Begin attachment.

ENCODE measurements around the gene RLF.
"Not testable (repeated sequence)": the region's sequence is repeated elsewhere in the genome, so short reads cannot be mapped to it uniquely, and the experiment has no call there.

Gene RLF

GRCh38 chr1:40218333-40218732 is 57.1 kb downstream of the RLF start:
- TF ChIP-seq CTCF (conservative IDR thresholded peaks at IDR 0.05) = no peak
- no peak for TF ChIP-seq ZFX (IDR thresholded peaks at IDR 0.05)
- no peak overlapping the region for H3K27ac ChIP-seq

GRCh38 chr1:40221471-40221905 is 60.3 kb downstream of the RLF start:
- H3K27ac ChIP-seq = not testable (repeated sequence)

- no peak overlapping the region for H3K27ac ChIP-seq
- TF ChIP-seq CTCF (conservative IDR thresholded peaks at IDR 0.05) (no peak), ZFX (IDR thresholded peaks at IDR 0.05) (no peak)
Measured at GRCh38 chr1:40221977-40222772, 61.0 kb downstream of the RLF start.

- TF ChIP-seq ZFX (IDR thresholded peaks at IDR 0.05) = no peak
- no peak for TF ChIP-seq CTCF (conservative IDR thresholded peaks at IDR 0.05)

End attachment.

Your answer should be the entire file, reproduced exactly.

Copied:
ENCODE measurements around the gene RLF.
"Not testable (repeated sequence)": the region's sequence is repeated elsewhere in the genome, so short reads cannot be mapped to it uniquely, and the experiment has no call there.

Gene RLF

GRCh38 chr1:40218333-40218732 is 57.1 kb downstream of the RLF start:
- TF ChIP-seq CTCF (conservative IDR thresholded peaks at IDR 0.05) = no peak
- no peak for TF ChIP-seq ZFX (IDR thresholded peaks at IDR 0.05)
- no peak overlapping the region for H3K27ac ChIP-seq

GRCh38 chr1:40221471-40221905 is 60.3 kb downstream of the RLF start:
- H3K27ac ChIP-seq = not testable (repeated sequence)

- no peak overlapping the region for H3K27ac ChIP-seq
- TF ChIP-seq CTCF (conservative IDR thresholded peaks at IDR 0.05) (no peak), ZFX (IDR thresholded peaks at IDR 0.05) (no peak)
Measured at GRCh38 chr1:40221977-40222772, 61.0 kb downstream of the RLF start.

- TF ChIP-seq ZFX (IDR thresholded peaks at IDR 0.05) = no peak
- no peak for TF ChIP-seq CTCF (conservative IDR thresholded peaks at IDR 0.05)